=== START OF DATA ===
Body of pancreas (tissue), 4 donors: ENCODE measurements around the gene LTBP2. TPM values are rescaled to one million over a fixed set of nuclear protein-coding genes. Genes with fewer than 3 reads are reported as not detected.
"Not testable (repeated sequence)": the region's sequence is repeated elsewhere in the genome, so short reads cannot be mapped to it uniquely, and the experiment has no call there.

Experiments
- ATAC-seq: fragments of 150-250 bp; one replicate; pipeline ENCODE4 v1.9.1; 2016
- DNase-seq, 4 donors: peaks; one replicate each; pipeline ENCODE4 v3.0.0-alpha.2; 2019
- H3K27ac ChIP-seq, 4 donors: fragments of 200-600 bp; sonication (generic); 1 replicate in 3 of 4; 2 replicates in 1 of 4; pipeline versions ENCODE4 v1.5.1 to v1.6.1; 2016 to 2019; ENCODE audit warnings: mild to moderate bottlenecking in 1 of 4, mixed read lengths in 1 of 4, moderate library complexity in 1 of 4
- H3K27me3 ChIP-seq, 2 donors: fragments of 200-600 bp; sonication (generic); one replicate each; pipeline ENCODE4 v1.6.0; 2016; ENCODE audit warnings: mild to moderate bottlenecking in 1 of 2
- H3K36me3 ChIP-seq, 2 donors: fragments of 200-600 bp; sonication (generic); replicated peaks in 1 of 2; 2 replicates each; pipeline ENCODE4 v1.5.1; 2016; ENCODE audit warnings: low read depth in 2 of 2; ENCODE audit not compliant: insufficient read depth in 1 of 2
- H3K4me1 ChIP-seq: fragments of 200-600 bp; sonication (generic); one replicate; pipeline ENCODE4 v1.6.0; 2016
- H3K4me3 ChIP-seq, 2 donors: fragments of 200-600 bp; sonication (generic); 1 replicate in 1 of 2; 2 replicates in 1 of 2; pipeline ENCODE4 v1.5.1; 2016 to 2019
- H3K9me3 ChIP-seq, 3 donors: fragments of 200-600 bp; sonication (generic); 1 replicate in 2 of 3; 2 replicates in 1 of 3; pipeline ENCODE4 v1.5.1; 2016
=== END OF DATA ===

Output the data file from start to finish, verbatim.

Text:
Body of pancreas (tissue), 4 donors: ENCODE measurements around the gene LTBP2. TPM values are rescaled to one million over a fixed set of nuclear protein-coding genes. Genes with fewer than 3 reads are reported as not detected.
"Not testable (repeated sequence)": the region's sequence is repeated elsewhere in the genome, so short reads cannot be mapped to it uniquely, and the experiment has no call there.

Experiments
- ATAC-seq: fragments of 150-250 bp; one replicate; pipeline ENCODE4 v1.9.1; 2016
- DNase-seq, 4 donors: peaks; one replicate each; pipeline ENCODE4 v3.0.0-alpha.2; 2019
- H3K27ac ChIP-seq, 4 donors: fragments of 200-600 bp; sonication (generic); 1 replicate in 3 of 4; 2 replicates in 1 of 4; pipeline versions ENCODE4 v1.5.1 to v1.6.1; 2016 to 2019; ENCODE audit warnings: mild to moderate bottlenecking in 1 of 4, mixed read lengths in 1 of 4, moderate library complexity in 1 of 4
- H3K27me3 ChIP-seq, 2 donors: fragments of 200-600 bp; sonication (generic); one replicate each; pipeline ENCODE4 v1.6.0; 2016; ENCODE audit warnings: mild to moderate bottlenecking in 1 of 2
- H3K36me3 ChIP-seq, 2 donors: fragments of 200-600 bp; sonication (generic); replicated peaks in 1 of 2; 2 replicates each; pipeline ENCODE4 v1.5.1; 2016; ENCODE audit warnings: low read depth in 2 of 2; ENCODE audit not compliant: insufficient read depth in 1 of 2
- H3K4me1 ChIP-seq: fragments of 200-600 bp; sonication (generic); one replicate; pipeline ENCODE4 v1.6.0; 2016
- H3K4me3 ChIP-seq, 2 donors: fragments of 200-600 bp; sonication (generic); 1 replicate in 1 of 2; 2 replicates in 1 of 2; pipeline ENCODE4 v1.5.1; 2016 to 2019
- H3K9me3 ChIP-seq, 3 donors: fragments of 200-600 bp; sonication (generic); 1 replicate in 2 of 3; 2 replicates in 1 of 3; pipeline ENCODE4 v1.5.1; 2016